In January last year I started a proof of concept for terrain tiles. I was more than happy with the results Part One Part Two and I have used them in a few solo games that that have featured on these pages. But as pleasing as the results were there were a few problems with the design. The size of 1200mm x 600mm (4ft x 2ft) that I initially liked because it reduced the number of joins proved to be main problem. First it was quite heavy and awkward to lay accurately on the table. Second storage was going to be a problem. So I needed a rethink.
Storage needed to be the decision driver. For storage I want to use a flat pack cupboard available at most hardware stores that will fit nicely in the garage. I can get a suitable one with a 450mm depth so 400 mm square was an option, but the widest I could get had an internal measurement of 750mm so only one tile could fit on a level which would leave a lot of wasted storage space. In the other hand if I went to 300mm square I could fit two tiles across the width and make better use of the cabinet. So size was decided - 300 x 300 although 300 x 600 was still a practical option. Next was getting the weight down which was going to mean using some sort of foam. It would have been quite a simple solution to simply use a block of polystyrene, but I have this obsession with damage to the edges - one of my pet hates is to see terrain tiles where the edge has been damaged and exposes the white polystyrene - and I want to give some sort of rigidity to protect the edges. I also want to lock these together and solution for this is to use rare earth magnets. So another proof of the concept is required.
To hold the magnets and to give that rigidity and edge protection I need some sort of frame and for the magnets to line up those frames were going to need some precision construction. Now I can do a bit of carpentry, but lack the skills and workshop for precision manufacturing. What I am good at is graphic design and it only took a few minutes to knock up a design a frame that could be precision laser cut and I could accurately position magnets. I then sent the design off to a laser cutter who turned the job around in a day, providing me with four sets.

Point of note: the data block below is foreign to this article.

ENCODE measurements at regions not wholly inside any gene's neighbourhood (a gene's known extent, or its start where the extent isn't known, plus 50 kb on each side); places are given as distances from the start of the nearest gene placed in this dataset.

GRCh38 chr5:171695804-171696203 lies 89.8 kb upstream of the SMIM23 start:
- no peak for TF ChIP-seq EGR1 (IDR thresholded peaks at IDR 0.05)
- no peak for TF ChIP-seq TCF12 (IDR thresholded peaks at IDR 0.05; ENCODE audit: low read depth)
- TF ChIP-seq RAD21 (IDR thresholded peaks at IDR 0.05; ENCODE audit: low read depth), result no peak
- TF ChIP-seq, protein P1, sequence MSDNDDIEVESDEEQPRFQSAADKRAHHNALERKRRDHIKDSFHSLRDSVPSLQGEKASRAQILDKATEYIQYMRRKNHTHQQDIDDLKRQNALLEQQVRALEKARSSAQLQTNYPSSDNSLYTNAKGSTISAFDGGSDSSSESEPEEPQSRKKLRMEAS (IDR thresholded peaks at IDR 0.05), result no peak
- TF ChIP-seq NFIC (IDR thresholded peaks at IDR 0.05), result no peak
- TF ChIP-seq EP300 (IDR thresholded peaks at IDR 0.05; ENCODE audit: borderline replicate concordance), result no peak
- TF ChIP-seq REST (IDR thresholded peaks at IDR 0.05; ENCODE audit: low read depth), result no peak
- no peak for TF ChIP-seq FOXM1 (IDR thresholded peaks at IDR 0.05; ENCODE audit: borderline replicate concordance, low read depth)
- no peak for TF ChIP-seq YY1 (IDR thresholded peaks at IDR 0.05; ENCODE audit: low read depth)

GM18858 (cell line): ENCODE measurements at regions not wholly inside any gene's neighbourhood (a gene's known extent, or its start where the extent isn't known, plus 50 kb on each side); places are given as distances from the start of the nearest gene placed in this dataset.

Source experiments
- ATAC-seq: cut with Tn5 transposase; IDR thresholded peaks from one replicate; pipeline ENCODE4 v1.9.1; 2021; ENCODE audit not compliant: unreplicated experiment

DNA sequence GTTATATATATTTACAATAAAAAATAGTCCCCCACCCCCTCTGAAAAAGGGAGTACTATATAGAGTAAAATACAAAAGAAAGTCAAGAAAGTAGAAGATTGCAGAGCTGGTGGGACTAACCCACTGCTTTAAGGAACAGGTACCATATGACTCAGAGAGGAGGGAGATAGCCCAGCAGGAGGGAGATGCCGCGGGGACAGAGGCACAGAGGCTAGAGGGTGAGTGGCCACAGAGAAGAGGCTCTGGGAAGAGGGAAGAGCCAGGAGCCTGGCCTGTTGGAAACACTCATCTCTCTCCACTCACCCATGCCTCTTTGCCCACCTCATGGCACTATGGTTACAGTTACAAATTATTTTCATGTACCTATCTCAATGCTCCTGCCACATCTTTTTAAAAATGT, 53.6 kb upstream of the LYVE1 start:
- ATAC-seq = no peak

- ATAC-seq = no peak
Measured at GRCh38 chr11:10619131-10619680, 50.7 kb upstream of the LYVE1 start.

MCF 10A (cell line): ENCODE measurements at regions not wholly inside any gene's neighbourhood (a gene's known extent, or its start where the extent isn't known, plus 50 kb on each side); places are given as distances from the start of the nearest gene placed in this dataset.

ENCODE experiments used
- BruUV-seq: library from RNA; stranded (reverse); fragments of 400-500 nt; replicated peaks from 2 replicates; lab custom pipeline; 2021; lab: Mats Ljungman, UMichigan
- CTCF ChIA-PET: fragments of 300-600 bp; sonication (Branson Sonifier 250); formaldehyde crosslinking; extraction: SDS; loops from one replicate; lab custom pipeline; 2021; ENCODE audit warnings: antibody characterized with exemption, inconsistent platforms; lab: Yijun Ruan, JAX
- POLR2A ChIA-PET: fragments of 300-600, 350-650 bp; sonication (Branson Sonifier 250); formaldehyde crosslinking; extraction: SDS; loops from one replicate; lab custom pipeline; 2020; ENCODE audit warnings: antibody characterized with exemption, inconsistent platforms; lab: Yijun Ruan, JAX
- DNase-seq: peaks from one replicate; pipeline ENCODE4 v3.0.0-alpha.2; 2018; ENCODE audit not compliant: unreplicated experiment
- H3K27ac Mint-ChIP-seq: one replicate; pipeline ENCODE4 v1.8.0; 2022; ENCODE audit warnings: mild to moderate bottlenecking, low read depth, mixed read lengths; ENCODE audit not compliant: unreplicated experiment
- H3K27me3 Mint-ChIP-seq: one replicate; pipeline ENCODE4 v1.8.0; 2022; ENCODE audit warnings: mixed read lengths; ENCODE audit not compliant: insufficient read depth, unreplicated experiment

|The raw cut pieces for four frames.|
|The frame assembled|
With that done I moved onto the surface covering which was always going to be the same felt that I used on my earlier trial. I did consider using a flocking gun, but it can be a messy process. I get away with a lot with what I make at home, but I think fine flock fibres finding their way around the house would be seen as a step too far by her indoors.
For my proof of concept I made one plain board and three with roads - one straight across the board, one diagonally across and a slightly sunken junction. In the shot below the plain board has had its edges trimmed.
For the base of the roads in glued a mixture of fine and medium grain sand. Oddly in the image below the road seems to bulge above the surface, but it is a total illusion because the area around the junction is actually recessed.
The next step was to tone down the green of the felt. In the past I have done this by spraying the cloth with first a bright green and then a yellow coat. But I need to spray in the open air to maintain domestic bliss and successful spraying requires dry and windless weather, two things that an Auckland winter lacks. So this time I dry-brushed the colours, first a bright green then yellow. I actually prefer the dry-brushed finish. Below you can see the difference between the first green coat (top) and then the yellow (bottom) applied over the top.
The roads were then undercoated in black ready for final colouring.
You can also see how two tiles could be joined to create a 300x600mm tile, something I may do to create some variation for say a river or stream section.
And all four pieces of the proof of concept.
|Placed edge to edge|
|Stacked atop each other|
I still need to install the magnets that are still enroute from China, but I am happy with the results and will pursue further.